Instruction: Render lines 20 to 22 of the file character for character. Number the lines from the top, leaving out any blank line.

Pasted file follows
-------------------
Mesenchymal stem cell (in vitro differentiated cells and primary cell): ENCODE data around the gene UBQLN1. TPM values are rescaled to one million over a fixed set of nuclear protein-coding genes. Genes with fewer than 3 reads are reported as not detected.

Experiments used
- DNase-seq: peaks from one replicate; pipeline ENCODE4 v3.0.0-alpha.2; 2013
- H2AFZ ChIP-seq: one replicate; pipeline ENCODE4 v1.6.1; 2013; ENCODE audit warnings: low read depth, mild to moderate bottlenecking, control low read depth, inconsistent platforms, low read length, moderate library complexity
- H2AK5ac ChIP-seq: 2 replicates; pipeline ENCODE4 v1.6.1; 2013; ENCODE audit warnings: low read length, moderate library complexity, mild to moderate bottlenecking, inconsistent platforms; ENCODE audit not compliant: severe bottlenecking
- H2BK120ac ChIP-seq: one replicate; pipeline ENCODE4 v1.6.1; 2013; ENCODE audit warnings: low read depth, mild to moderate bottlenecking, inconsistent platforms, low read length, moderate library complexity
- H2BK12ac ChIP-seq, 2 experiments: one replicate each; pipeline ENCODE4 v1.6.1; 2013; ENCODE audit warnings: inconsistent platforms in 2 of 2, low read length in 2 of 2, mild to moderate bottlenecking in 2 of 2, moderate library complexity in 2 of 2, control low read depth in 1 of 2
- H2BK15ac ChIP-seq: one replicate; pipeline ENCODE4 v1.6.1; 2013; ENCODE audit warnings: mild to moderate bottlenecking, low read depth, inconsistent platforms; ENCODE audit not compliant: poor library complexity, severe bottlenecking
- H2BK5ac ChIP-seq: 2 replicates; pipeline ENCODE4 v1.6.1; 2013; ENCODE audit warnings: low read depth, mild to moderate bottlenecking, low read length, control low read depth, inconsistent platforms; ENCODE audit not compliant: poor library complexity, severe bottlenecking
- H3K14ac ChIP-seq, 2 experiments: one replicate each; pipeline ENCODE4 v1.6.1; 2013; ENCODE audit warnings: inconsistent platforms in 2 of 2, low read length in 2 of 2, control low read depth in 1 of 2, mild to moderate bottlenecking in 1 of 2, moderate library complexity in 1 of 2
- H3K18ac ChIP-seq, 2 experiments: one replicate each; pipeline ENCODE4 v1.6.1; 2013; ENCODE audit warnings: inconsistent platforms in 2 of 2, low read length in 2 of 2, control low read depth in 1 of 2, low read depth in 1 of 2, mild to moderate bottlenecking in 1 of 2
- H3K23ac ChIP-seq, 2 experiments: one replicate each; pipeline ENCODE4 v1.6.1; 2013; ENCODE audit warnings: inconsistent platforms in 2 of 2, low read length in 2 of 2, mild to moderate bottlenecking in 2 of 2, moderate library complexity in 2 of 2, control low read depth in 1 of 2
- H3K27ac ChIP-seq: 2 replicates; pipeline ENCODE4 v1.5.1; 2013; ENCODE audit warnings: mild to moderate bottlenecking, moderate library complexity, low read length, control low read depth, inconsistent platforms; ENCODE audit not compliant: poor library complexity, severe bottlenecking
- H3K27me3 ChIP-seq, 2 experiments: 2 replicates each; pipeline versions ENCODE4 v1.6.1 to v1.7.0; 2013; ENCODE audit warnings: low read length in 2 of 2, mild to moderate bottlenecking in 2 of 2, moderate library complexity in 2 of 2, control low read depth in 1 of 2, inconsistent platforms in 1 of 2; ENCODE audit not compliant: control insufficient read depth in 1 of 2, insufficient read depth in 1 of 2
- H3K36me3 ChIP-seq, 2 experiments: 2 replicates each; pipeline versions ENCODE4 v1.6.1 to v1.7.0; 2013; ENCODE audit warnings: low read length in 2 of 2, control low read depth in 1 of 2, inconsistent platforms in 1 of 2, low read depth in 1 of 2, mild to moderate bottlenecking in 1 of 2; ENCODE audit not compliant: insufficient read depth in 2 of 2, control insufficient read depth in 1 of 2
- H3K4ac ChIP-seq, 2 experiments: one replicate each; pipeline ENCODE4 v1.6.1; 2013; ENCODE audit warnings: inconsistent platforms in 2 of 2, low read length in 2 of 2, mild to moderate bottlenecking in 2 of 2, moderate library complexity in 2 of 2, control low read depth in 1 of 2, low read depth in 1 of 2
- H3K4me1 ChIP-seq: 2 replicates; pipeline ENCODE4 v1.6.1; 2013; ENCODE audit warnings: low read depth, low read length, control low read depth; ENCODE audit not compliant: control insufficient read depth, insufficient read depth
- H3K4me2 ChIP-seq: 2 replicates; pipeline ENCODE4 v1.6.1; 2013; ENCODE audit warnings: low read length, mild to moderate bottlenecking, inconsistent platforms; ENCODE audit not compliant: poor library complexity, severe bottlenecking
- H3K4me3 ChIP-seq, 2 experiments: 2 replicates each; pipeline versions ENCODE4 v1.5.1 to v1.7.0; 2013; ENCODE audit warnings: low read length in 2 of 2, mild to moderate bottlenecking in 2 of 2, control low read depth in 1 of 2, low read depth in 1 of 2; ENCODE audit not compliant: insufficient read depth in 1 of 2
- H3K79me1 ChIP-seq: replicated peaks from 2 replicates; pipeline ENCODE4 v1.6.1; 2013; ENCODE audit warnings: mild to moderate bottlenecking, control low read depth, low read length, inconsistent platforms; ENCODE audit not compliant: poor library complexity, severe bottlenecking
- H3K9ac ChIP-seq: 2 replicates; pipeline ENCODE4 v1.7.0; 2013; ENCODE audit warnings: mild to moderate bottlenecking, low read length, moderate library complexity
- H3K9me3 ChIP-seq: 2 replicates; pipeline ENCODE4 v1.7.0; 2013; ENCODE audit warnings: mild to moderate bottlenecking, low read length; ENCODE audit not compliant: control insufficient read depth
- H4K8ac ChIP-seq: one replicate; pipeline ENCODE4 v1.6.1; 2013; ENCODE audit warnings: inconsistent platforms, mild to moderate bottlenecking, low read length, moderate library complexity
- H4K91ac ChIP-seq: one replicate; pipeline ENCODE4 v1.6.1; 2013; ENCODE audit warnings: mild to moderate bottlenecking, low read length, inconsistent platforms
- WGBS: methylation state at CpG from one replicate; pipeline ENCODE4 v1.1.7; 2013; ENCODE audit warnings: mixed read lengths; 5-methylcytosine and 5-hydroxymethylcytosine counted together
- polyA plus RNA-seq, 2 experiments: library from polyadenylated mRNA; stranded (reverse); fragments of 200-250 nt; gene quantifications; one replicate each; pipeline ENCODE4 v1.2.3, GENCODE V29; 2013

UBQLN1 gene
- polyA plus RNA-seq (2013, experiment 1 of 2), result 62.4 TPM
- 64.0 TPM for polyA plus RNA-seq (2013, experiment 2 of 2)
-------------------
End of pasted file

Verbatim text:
- H3K79me1 ChIP-seq: replicated peaks from 2 replicates; pipeline ENCODE4 v1.6.1; 2013; ENCODE audit warnings: mild to moderate bottlenecking, control low read depth, low read length, inconsistent platforms; ENCODE audit not compliant: poor library complexity, severe bottlenecking
- H3K9ac ChIP-seq: 2 replicates; pipeline ENCODE4 v1.7.0; 2013; ENCODE audit warnings: mild to moderate bottlenecking, low read length, moderate library complexity
- H3K9me3 ChIP-seq: 2 replicates; pipeline ENCODE4 v1.7.0; 2013; ENCODE audit warnings: mild to moderate bottlenecking, low read length; ENCODE audit not compliant: control insufficient read depth